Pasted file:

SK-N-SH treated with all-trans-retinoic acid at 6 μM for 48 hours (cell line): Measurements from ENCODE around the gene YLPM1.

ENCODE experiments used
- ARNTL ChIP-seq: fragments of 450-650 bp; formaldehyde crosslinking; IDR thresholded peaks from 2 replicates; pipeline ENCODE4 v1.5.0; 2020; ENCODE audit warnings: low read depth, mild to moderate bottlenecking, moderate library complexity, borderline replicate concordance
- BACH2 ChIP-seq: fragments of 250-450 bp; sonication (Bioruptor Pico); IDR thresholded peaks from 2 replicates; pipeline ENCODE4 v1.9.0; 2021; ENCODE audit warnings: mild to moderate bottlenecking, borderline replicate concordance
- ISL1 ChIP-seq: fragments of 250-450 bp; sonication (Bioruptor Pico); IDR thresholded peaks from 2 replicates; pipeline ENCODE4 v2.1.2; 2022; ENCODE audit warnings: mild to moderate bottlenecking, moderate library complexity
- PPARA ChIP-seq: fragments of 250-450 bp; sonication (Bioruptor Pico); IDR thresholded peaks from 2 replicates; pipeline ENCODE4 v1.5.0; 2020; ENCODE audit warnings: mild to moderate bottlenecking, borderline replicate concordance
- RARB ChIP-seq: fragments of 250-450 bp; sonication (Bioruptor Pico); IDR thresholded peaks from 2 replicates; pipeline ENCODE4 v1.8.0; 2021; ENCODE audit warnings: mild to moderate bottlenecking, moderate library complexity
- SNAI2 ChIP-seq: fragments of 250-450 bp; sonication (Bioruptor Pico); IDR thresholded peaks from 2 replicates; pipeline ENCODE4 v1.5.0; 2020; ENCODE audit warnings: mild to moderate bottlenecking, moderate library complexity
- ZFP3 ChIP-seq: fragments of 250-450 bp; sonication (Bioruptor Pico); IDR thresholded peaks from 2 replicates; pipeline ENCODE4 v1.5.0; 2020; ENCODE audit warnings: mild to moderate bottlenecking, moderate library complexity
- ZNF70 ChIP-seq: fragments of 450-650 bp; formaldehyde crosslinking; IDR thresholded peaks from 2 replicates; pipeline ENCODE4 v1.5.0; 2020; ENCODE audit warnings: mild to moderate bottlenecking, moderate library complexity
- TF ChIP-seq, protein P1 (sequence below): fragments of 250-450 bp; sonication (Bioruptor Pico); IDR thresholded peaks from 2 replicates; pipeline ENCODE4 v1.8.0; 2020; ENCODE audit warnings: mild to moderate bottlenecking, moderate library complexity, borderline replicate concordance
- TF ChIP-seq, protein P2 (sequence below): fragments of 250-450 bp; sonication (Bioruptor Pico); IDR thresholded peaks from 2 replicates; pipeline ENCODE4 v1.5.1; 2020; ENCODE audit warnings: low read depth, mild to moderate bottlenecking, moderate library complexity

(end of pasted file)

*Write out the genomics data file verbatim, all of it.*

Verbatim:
SK-N-SH treated with all-trans-retinoic acid at 6 μM for 48 hours (cell line): Measurements from ENCODE around the gene YLPM1.

ENCODE experiments used
- ARNTL ChIP-seq: fragments of 450-650 bp; formaldehyde crosslinking; IDR thresholded peaks from 2 replicates; pipeline ENCODE4 v1.5.0; 2020; ENCODE audit warnings: low read depth, mild to moderate bottlenecking, moderate library complexity, borderline replicate concordance
- BACH2 ChIP-seq: fragments of 250-450 bp; sonication (Bioruptor Pico); IDR thresholded peaks from 2 replicates; pipeline ENCODE4 v1.9.0; 2021; ENCODE audit warnings: mild to moderate bottlenecking, borderline replicate concordance
- ISL1 ChIP-seq: fragments of 250-450 bp; sonication (Bioruptor Pico); IDR thresholded peaks from 2 replicates; pipeline ENCODE4 v2.1.2; 2022; ENCODE audit warnings: mild to moderate bottlenecking, moderate library complexity
- PPARA ChIP-seq: fragments of 250-450 bp; sonication (Bioruptor Pico); IDR thresholded peaks from 2 replicates; pipeline ENCODE4 v1.5.0; 2020; ENCODE audit warnings: mild to moderate bottlenecking, borderline replicate concordance
- RARB ChIP-seq: fragments of 250-450 bp; sonication (Bioruptor Pico); IDR thresholded peaks from 2 replicates; pipeline ENCODE4 v1.8.0; 2021; ENCODE audit warnings: mild to moderate bottlenecking, moderate library complexity
- SNAI2 ChIP-seq: fragments of 250-450 bp; sonication (Bioruptor Pico); IDR thresholded peaks from 2 replicates; pipeline ENCODE4 v1.5.0; 2020; ENCODE audit warnings: mild to moderate bottlenecking, moderate library complexity
- ZFP3 ChIP-seq: fragments of 250-450 bp; sonication (Bioruptor Pico); IDR thresholded peaks from 2 replicates; pipeline ENCODE4 v1.5.0; 2020; ENCODE audit warnings: mild to moderate bottlenecking, moderate library complexity
- ZNF70 ChIP-seq: fragments of 450-650 bp; formaldehyde crosslinking; IDR thresholded peaks from 2 replicates; pipeline ENCODE4 v1.5.0; 2020; ENCODE audit warnings: mild to moderate bottlenecking, moderate library complexity
- TF ChIP-seq, protein P1 (sequence below): fragments of 250-450 bp; sonication (Bioruptor Pico); IDR thresholded peaks from 2 replicates; pipeline ENCODE4 v1.8.0; 2020; ENCODE audit warnings: mild to moderate bottlenecking, moderate library complexity, borderline replicate concordance
- TF ChIP-seq, protein P2 (sequence below): fragments of 250-450 bp; sonication (Bioruptor Pico); IDR thresholded peaks from 2 replicates; pipeline ENCODE4 v1.5.1; 2020; ENCODE audit warnings: low read depth, mild to moderate bottlenecking, moderate library complexity